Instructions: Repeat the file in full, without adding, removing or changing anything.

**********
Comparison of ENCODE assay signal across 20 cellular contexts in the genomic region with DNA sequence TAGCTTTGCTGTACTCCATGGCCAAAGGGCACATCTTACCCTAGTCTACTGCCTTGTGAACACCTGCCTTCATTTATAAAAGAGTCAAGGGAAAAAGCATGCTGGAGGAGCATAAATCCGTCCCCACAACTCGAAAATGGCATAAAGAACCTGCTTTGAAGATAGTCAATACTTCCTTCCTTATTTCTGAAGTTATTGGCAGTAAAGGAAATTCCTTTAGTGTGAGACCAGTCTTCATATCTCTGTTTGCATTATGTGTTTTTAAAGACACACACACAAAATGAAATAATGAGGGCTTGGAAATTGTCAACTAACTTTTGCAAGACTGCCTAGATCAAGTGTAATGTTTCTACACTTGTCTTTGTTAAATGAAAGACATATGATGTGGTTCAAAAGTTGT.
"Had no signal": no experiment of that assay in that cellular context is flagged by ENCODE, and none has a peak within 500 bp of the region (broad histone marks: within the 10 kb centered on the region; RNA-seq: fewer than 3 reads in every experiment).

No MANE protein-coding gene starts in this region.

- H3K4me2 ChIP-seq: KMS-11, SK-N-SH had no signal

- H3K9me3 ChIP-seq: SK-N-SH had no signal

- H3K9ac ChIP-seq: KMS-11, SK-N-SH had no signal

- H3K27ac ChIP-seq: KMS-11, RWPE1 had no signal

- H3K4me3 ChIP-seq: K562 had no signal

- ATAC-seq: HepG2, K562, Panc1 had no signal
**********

Comparison of ENCODE assay signal across 20 cellular contexts in the genomic region with DNA sequence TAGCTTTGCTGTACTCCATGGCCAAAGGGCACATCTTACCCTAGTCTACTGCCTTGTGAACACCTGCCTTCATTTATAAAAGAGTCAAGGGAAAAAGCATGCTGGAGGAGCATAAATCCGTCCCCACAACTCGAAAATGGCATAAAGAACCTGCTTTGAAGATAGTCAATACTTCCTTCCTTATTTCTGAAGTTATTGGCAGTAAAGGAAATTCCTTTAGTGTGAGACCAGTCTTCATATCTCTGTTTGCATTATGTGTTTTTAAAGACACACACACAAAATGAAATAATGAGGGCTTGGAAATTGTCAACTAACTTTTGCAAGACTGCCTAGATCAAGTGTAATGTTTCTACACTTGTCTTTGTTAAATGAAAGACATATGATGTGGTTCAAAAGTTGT.
"Had no signal": no experiment of that assay in that cellular context is flagged by ENCODE, and none has a peak within 500 bp of the region (broad histone marks: within the 10 kb centered on the region; RNA-seq: fewer than 3 reads in every experiment).

No MANE protein-coding gene starts in this region.

- H3K4me2 ChIP-seq: KMS-11, SK-N-SH had no signal

- H3K9me3 ChIP-seq: SK-N-SH had no signal

- H3K9ac ChIP-seq: KMS-11, SK-N-SH had no signal

- H3K27ac ChIP-seq: KMS-11, RWPE1 had no signal

- H3K4me3 ChIP-seq: K562 had no signal

- ATAC-seq: HepG2, K562, Panc1 had no signal